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Friday, March 26, 2010

Esbit Fuel vs. Wetfire cubes

I made a trip over to REI and got my hands on both of these products. Both are available with small stoves for cooking/heating with the fuel, so I figured a little testing was in order. I wanted to see if either were capable of bringing water to a boil, which burned the longest, and which was the easiest to get ignited and burning. These would primarily be used in survival kits and bug out bags for a compact, emergency source of heat and fire starting.

The stove I used was a POS little foldable piece of stamped metal that came is sold as an "emergency stove" with three Esbit tablets. I thought it looked like in might fit in one of my survival tins, but it was a bit too big. I should have just made a cheap pop can stove to use with these tablets, but that is another story. Conditions were warm (about 70 degrees--living in the desert has its perks this time of year) with a light breeze. No wind screen was used, my "pot" was a GSI Nalgene nesting cup, filled with 2 cups of tap water. No lid.

I know these are not ideal conditions--I could have used a better stove, windscreen, a lid, a cup of water instead of two cups, but I wanted to see what these cubes were capable of.

I took some pictures, but they didn't turn out well--I blame the piece of junk camera, not my photography skills :).

WetFire Tinder Cubes

You've probably WetFire Tinder Cubes sold on survival websites--they're the fire cubes shown burning while floating in a cup of water. These are marketed as the "best fire starting material available anywhere in the world." A little folding three-pronged stove is available for cooking on. The cubes come individually packaged and cost about $1 each. The cubes themselves are white, look a little like a packing peanut and have a dry, soapy texture. 

The directions instruct you to shave off a portion of the cube and then use that as "tinder" to help light the rest of the cube. I did so and was able to light the cube on my second try with a ferro rod. Pretty good.

The cube burned for approximately 6 minutes and 45 seconds before going out. It was not able to get the water boiling, but there was some small bubbles on the bottom and side of the cup. This suggests temperatures between 155F and 170F. I should have had a thermometer on hand, but I would be surprised if the water did not get sufficiently hot to pasteurize any bugs in it. You do not need to bring water to a rolling boil to pasteurize it--temperatures above 149F will start to kill the nasty creatures. Of course, boiling is an obviously safer bet--no guessing at the temperature of the water and hoping that it got hot enough for long enough to kill the creatures.

The Wetfire cube actually left a small nugget of fuel--I broke that open and found some intact fuel inside, which I was then able to re-light. This leftover fuel burned for another 15 to 20 seconds and then went out.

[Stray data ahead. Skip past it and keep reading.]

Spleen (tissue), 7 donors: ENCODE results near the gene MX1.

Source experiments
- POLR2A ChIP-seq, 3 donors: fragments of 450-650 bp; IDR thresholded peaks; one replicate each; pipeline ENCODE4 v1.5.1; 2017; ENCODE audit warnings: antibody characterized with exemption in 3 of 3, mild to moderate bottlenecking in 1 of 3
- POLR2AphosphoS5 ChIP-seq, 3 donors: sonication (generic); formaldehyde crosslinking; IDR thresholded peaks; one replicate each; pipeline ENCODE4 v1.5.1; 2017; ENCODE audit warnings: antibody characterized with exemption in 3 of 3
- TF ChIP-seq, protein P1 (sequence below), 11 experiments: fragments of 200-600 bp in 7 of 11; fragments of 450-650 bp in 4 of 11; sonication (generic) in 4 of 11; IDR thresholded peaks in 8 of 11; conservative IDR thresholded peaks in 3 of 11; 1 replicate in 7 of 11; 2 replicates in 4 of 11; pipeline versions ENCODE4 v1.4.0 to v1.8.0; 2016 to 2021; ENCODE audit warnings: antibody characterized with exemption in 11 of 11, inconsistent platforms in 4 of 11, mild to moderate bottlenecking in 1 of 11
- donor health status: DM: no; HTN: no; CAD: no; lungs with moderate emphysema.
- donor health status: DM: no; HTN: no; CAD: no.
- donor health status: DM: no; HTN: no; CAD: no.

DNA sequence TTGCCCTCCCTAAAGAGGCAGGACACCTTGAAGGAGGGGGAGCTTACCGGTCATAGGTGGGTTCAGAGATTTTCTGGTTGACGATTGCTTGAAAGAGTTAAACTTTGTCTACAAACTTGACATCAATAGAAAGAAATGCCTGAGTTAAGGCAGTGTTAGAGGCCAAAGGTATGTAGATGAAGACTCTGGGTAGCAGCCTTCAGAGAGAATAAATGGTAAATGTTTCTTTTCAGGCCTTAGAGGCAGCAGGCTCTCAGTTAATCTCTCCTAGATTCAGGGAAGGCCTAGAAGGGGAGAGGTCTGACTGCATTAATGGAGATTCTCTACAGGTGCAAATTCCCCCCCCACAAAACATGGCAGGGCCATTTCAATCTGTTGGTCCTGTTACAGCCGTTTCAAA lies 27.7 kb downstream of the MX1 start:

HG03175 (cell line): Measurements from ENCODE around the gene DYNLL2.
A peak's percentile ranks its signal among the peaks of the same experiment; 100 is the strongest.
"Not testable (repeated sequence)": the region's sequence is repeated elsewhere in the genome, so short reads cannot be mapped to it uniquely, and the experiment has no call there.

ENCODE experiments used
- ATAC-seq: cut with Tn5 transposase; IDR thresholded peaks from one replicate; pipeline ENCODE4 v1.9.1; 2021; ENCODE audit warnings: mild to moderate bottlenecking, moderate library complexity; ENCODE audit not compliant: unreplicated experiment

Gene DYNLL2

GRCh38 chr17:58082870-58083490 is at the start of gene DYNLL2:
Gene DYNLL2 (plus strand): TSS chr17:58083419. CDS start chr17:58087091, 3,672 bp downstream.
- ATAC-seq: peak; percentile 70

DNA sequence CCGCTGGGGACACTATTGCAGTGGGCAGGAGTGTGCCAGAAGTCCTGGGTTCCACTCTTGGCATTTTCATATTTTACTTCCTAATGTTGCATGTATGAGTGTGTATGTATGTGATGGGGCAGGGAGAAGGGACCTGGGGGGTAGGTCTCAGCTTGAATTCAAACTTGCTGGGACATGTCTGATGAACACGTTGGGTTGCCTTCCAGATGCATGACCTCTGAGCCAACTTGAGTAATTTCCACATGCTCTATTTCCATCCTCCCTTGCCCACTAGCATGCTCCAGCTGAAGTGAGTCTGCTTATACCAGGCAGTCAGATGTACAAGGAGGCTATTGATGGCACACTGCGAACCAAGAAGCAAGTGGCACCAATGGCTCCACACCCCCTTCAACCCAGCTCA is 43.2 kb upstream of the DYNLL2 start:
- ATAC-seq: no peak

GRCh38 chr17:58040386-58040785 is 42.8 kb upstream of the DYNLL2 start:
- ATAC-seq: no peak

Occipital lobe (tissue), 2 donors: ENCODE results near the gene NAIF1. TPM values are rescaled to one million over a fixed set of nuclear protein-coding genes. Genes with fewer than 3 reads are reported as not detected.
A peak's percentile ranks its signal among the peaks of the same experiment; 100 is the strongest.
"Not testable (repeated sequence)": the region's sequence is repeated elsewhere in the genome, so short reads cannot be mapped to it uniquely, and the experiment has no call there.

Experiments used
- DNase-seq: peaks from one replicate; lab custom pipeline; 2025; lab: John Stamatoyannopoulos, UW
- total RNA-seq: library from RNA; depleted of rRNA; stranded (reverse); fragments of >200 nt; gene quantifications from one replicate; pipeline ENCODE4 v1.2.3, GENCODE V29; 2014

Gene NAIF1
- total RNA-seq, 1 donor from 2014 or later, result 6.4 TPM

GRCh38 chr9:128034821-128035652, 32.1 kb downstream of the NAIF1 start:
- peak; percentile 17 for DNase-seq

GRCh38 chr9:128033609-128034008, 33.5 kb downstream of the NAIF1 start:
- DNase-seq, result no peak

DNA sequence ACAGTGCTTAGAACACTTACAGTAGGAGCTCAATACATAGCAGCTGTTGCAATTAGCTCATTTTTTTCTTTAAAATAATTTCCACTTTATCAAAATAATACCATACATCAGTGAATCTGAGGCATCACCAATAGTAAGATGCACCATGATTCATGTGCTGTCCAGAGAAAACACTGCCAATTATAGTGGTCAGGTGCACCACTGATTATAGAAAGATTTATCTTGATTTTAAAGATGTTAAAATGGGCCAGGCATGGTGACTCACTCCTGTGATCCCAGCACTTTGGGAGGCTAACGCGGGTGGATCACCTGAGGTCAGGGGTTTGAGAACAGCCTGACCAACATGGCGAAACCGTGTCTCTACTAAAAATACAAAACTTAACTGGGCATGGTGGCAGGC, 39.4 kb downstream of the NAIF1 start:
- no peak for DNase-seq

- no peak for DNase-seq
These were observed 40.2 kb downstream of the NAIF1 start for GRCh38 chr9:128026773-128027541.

Esbit Fuel Tablets

Esbit fuel tablets have been around for a while--invented waaaay back in 1936 by a German scientist. They have been used by soldiers and hikers for decades. They come in a sealed pill-style packaging, and the tablets themselves are pre-marked to divide into quarters. They cost about 50 to 75 cents each.

I was unable to get the tablet to light with a ferro rod, despite several minutes of trying. Fair to say that these will not work for ferro rod tinder if that is your preferred fire lighting method. It lit fairly easily with a match...but that means you need to have a match/lighter or other ready source of fire.

The Esbit tablet burned for 10 minutes and 25 seconds, and the water looked quite a bit hotter than with the Wetfire tinder, but certainly not boiling. Just more tiny bubbles and some steam.


During the test conditions, neither product was able to bring the 2 cups of water to a boil. They did get the water hot, probably hot enough to kill any creatures living in it, and definitely hot enough to use for hot chocolate, a Mountain House meal, or a hot shave in the morning.  The WetFire tinder cube lit easily, the Esbit tablet were harder to light but burned longer and hotter. Esbit tablets are about 1/2 the price of WetFire tinder.

Between the two, which would I choose for my kits? The WetFire tinder. It's a very robust/water resistant tinder that burns so long that you can some basic heating/cooking on. With one of these and a source of sparks, you've got at least one very sure fire. In a survival situation, you would probably use only small pieces of the WetFire cube to start up each fire--stretching one little cube out long enough to start several fires. If my life depended on using a piece of tinder to get a fire going, this would be what I would use.

Why not the Esbit tablets? They are a little tricky to light--in pretty ideal circumstances, I spent several minutes trying to light the cube with a ferro rod and failed. Holding a lit match to it for a few seconds did the trick...so, basically, you need a ready source of flame, not sparks to get this thing going. And if I have an open source of flame for 5-10 seconds, I can light any kind of scavenged/brought along tinder. Sure, that tinder probably will not burn as long and as hot as an Esbit cube--you're not going to cook over a PJ cotton ball, dryer lint, piece of inner tube, etc., but you can use it to get a real fire going.

The Esbits are better for pure heating and cooking, but neither of these would be my first (or second or third) choice as a standalone cooking solution. As a real "stove," these don't cut it. They just don't have the oomph to do a whole lot--especially when you compare it to the tiny alcohol and fuel canister stoves out on the market, where you can actually cook and boil for not a whole lot more weight.

So, WetFire tinder cubes are the winner for me.

WetFire Tinder Cubes >
Esbit Fuel Tablets >